Grab sanctions 500 drivers over cancellations

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Highlights

  • Suspensions for drivers last 3 to 5 days, subject to retraining
  • Grab driver in viral complaint likely to be 'banned for life'
  • Grab: Destination visible to drivers for security purposes
  • Grab studying whether to remove destination feature
  • After P2 per minute fare suspension, Grab cancellation rate doubled

This story has been updated to include statements from Grab Philippines Country Head Brian Cu.

Metro Manila (CNN Philippines, April 23) — Transport network company Grab Philippines sanctioned about 500 drivers last week following a viral complaint on unjustified ride cancellations.

In a statement released on Monday, Grab Philippines Country Head Brian Cu apologized to passengers for the inconvenience.

"We will never tolerate any behaviour that compromises the quality of our service... We have rolled out additional and stricter measures to address issues on cancellations and this is just the start," he said.

Cu explained the metric for drivers' incentives only allowed a 5 percent cancellation rate.

"Those with 10 percent and above cancellation rate per week may face sanctions such as suspension and complete banning from the platform," said Cu.

Grab told CNN Philippines sanctions could be in the form of warnings, suspensions lasting between three and five days subject to retraining, or a total ban from the service.

The announcement comes after the Land Transportation Franchising and Regulatory Board (LTFRB) issued a second show cause order to Grab this month, this time over complaints of cancellation.

The issue stems from a viral Facebook post by user Karl Davin, showing his conversation with Grab driver Mario Telie Espino Tayan, who refused to cancel the booking after saying he can't attend to the passenger.

Cu agreed that the behavior the driver exhibited was "bastos." He added that Tayan was likely to be "banned for life" from the platform.

"We already reached out to him to explain his side. In the meantime, he's already been suspended," he said.

Following more stringent protocol for drivers, Cu also said dealing with cancellations is a two-way street. He expressed hope that passengers hold on to their bookings.

"We encourage our passengers to be responsible by maintaining minimal and valid cancellations and keeping wait time to no more than 7 minutes," he said.

Cu added passengers whom drivers complain about may also face sanctions.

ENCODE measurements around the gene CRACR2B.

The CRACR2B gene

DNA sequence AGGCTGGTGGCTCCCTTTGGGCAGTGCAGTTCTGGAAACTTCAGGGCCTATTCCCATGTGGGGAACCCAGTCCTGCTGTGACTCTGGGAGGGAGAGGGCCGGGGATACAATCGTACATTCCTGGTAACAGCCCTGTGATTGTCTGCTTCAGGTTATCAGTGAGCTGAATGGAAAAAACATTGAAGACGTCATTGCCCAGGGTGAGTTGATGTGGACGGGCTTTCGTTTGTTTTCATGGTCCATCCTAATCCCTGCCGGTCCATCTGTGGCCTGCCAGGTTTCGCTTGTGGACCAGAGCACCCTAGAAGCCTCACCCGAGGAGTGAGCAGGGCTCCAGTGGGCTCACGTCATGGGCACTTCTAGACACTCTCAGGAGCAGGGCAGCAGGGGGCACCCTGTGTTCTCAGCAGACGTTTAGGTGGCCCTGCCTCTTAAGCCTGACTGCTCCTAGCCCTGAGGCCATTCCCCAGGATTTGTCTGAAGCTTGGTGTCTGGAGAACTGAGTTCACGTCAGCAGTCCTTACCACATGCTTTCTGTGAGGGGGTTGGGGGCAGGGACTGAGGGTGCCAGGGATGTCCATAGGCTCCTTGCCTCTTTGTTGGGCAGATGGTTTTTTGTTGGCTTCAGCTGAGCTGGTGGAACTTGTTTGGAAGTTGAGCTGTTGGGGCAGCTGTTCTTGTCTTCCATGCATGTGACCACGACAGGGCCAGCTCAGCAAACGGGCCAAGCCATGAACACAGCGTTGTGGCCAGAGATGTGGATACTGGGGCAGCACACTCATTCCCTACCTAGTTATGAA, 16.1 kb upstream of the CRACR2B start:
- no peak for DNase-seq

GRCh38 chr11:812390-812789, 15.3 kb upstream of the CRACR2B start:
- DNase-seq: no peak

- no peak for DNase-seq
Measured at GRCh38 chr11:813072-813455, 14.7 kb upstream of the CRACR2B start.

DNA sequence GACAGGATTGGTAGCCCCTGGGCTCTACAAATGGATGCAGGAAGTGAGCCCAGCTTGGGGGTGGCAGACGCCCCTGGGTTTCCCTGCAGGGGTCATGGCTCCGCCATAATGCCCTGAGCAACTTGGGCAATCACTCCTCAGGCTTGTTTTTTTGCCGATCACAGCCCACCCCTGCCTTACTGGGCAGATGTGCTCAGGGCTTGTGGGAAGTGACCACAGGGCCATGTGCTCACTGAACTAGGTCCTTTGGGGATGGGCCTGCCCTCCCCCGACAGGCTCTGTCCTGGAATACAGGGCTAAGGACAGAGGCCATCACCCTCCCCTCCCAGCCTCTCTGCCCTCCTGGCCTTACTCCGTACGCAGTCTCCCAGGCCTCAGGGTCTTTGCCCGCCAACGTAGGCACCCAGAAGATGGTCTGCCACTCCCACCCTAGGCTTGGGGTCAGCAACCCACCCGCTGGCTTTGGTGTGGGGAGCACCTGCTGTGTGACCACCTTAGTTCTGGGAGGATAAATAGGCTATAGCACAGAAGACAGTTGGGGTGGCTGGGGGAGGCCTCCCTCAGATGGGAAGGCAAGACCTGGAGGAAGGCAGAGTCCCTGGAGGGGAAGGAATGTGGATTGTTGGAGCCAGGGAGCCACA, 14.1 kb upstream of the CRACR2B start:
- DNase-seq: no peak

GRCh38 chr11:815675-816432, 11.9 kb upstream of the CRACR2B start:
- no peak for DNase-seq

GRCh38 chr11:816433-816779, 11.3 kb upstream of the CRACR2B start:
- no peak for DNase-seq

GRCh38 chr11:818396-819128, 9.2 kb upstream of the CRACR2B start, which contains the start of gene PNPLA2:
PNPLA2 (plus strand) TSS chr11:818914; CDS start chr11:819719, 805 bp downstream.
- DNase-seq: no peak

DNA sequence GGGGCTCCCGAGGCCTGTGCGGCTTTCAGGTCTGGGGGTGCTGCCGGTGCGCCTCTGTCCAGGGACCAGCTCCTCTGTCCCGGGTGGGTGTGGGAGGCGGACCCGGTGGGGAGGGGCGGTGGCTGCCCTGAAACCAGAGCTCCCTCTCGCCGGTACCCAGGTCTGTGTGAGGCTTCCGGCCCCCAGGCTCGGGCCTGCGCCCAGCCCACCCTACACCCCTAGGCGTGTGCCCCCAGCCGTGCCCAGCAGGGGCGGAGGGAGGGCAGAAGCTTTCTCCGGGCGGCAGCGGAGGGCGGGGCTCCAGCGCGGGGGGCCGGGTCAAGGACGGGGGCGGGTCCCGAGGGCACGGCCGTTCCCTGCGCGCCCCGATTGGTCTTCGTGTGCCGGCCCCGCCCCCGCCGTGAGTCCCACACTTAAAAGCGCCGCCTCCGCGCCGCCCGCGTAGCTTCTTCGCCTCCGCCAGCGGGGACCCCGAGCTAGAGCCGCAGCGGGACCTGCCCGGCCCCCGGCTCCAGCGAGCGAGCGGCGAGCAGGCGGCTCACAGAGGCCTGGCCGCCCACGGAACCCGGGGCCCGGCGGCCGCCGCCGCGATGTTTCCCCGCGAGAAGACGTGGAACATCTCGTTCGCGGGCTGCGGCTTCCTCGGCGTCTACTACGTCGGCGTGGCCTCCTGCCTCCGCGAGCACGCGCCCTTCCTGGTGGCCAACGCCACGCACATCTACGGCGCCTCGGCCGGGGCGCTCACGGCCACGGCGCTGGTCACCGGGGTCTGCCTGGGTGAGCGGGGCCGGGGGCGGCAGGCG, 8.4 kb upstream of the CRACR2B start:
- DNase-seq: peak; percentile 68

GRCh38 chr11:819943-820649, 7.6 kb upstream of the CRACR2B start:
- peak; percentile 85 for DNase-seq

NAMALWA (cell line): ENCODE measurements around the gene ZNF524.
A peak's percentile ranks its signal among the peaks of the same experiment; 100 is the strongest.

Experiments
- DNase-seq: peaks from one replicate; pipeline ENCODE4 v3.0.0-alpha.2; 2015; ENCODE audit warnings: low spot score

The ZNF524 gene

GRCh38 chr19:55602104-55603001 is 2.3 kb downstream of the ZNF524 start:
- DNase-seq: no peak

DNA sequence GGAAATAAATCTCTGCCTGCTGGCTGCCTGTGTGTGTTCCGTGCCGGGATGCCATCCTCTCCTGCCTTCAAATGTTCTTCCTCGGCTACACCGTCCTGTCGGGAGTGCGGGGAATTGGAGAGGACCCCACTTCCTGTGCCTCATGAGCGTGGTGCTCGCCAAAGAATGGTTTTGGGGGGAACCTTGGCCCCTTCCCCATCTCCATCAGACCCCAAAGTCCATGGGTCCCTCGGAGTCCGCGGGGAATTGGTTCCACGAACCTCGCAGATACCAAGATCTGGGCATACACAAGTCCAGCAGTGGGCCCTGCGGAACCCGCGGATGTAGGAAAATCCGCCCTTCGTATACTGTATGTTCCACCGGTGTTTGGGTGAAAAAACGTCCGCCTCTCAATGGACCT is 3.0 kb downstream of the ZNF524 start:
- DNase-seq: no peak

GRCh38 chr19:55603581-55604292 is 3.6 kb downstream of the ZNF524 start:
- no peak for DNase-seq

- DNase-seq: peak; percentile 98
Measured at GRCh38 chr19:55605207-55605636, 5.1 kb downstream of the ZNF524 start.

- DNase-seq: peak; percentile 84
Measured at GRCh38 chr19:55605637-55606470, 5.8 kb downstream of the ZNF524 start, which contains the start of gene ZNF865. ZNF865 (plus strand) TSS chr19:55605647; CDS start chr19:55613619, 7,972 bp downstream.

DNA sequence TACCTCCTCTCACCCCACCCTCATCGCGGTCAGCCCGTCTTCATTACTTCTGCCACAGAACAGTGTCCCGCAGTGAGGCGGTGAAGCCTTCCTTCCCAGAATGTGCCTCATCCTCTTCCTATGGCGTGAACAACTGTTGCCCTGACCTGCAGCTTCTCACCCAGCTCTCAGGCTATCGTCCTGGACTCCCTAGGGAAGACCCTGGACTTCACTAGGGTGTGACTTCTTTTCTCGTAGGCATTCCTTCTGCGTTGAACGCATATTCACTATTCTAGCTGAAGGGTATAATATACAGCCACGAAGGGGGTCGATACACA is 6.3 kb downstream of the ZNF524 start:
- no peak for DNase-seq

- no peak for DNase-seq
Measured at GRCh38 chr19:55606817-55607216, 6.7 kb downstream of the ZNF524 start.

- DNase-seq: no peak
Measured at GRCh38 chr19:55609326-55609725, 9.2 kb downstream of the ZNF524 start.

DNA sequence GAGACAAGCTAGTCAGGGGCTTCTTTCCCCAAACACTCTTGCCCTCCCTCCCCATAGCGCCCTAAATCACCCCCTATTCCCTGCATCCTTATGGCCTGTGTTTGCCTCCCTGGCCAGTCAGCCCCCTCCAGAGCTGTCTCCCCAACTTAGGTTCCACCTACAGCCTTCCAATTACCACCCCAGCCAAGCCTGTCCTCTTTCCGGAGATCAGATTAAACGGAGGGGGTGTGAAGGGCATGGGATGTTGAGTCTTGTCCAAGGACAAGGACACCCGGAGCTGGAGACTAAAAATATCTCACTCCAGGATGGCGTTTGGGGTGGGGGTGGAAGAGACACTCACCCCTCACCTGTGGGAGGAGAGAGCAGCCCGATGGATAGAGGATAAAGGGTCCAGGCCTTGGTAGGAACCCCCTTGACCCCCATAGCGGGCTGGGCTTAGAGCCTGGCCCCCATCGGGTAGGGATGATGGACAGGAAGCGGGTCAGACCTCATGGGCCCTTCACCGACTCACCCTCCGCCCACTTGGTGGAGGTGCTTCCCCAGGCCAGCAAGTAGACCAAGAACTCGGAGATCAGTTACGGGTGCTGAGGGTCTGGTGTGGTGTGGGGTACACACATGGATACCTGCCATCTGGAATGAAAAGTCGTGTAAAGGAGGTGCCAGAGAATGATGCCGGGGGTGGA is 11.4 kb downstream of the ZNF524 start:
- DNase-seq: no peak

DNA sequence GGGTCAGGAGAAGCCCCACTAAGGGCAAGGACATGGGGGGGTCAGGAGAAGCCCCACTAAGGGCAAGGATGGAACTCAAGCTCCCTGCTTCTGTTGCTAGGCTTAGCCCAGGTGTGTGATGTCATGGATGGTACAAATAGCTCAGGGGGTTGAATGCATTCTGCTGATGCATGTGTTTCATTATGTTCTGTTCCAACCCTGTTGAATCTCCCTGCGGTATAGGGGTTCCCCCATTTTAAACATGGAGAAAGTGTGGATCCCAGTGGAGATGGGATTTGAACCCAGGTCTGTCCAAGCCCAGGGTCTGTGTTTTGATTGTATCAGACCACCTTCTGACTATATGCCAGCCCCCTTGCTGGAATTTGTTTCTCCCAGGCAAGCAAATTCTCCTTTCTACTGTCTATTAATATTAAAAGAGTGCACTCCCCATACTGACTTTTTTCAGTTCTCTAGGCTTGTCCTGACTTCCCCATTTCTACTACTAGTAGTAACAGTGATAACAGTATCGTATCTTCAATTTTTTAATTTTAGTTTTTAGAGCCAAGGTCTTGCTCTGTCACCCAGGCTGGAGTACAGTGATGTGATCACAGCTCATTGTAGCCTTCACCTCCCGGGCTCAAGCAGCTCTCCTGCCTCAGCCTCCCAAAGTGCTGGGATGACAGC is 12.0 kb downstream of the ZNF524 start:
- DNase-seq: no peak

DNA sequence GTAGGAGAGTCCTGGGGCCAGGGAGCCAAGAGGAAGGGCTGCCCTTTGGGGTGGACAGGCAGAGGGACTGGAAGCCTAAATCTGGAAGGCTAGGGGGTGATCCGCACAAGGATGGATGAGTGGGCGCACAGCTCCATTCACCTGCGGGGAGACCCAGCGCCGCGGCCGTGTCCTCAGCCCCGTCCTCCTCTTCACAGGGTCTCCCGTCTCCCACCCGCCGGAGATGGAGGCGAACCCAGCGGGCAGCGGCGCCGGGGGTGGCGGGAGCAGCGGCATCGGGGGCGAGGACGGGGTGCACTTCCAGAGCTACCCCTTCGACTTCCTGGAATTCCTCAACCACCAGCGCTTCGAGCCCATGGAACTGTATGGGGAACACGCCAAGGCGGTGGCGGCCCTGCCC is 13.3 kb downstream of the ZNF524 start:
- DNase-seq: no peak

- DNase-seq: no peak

Cancellation rates doubled

Grab also announced that cancellation rates doubled at 11 percent last Friday and Saturday following the suspension of the controversial P2 per minute fare. The company said only half of the passenger demand was serviced as a result.

"Drivers have to buy gas, pay the monthly amortization for the vehicle, or the daily boundary, and when traffic stalls them, it is only the P2 per minute that saves their income," said Cu.

He added drivers resorted to cancelling their bookings when they know they will go through traffic and the pay will not be worth it.

The LTFRB on April 18 ordered Grab to suspend its per minute charge pending a review of its legality. The contested fare was raised by PBA party-list Rep. Jericho Nograles, who argued transport regulators did not approve the fare and the riding public was not duly informed about it.

Grab has since complied with the order, but it also filed an appeal to restore the fare. The company maintains the extra income goes to drivers, and was "necessary to protect (their) livelihood."

Grab: Visible destination is 'a security measure'

Speaking to CNN Philippines' New Day, Nograles attributed Grab's cancellation rate to the fact that drivers could see where passengers were headed.

The lawmaker added LTFRB issued an order in 2015 asking Grab to disable the feature, but it has yet to comply.

"When drivers see the destination is too far... (he) is in a situation to refuse conveyance, which is against the law," said Nograles.

However, Cu told CNN Philippines' The Source most customers failed to get a ride because of lack of units to serve them, not because rider destinations were visible. He also said he has yet to examine the order Nograles was referring to.

"People associate the fact that they can't get a ride with choosy drivers. But when we look at the data... around 70 percent of unallocated bookings is because there are no cars available," said Cu.

He said showing drivers a clear destination was a security feature for them.

"We've avoided incidents na na-hold up si driver or may modus... That's the reason why we've shown the destination," he explained.

Cu added that Grab was studying other security alternatives and removing the visible destination feature altogether.